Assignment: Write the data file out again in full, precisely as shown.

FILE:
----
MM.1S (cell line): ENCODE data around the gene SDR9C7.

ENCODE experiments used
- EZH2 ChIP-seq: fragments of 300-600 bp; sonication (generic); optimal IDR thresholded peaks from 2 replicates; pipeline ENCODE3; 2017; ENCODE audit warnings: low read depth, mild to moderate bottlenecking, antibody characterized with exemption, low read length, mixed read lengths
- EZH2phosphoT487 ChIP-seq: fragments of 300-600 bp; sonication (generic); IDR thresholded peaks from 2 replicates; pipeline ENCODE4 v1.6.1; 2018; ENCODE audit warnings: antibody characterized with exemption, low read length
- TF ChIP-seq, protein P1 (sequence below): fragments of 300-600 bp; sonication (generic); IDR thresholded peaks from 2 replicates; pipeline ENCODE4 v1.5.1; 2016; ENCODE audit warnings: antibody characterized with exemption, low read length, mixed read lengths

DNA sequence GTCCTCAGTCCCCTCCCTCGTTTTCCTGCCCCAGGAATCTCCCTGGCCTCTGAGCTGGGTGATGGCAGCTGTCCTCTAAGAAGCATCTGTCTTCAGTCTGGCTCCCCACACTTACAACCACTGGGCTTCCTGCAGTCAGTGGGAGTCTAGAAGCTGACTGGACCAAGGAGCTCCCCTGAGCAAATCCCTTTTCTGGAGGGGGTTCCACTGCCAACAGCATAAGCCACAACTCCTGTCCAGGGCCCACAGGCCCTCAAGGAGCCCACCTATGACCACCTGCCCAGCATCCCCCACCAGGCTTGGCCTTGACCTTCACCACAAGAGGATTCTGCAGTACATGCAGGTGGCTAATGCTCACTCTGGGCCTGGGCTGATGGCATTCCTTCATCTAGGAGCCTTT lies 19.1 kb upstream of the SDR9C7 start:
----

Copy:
MM.1S (cell line): ENCODE data around the gene SDR9C7.

ENCODE experiments used
- EZH2 ChIP-seq: fragments of 300-600 bp; sonication (generic); optimal IDR thresholded peaks from 2 replicates; pipeline ENCODE3; 2017; ENCODE audit warnings: low read depth, mild to moderate bottlenecking, antibody characterized with exemption, low read length, mixed read lengths
- EZH2phosphoT487 ChIP-seq: fragments of 300-600 bp; sonication (generic); IDR thresholded peaks from 2 replicates; pipeline ENCODE4 v1.6.1; 2018; ENCODE audit warnings: antibody characterized with exemption, low read length
- TF ChIP-seq, protein P1 (sequence below): fragments of 300-600 bp; sonication (generic); IDR thresholded peaks from 2 replicates; pipeline ENCODE4 v1.5.1; 2016; ENCODE audit warnings: antibody characterized with exemption, low read length, mixed read lengths

DNA sequence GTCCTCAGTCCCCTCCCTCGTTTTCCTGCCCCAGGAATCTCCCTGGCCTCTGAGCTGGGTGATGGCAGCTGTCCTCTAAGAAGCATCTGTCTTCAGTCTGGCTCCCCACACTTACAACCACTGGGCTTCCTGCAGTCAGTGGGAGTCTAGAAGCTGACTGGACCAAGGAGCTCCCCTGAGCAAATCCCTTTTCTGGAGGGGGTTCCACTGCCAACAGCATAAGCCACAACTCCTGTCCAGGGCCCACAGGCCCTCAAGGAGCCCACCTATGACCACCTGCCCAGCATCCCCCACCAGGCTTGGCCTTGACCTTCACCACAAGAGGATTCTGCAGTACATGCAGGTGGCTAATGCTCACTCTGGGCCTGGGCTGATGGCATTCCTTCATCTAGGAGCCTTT lies 19.1 kb upstream of the SDR9C7 start: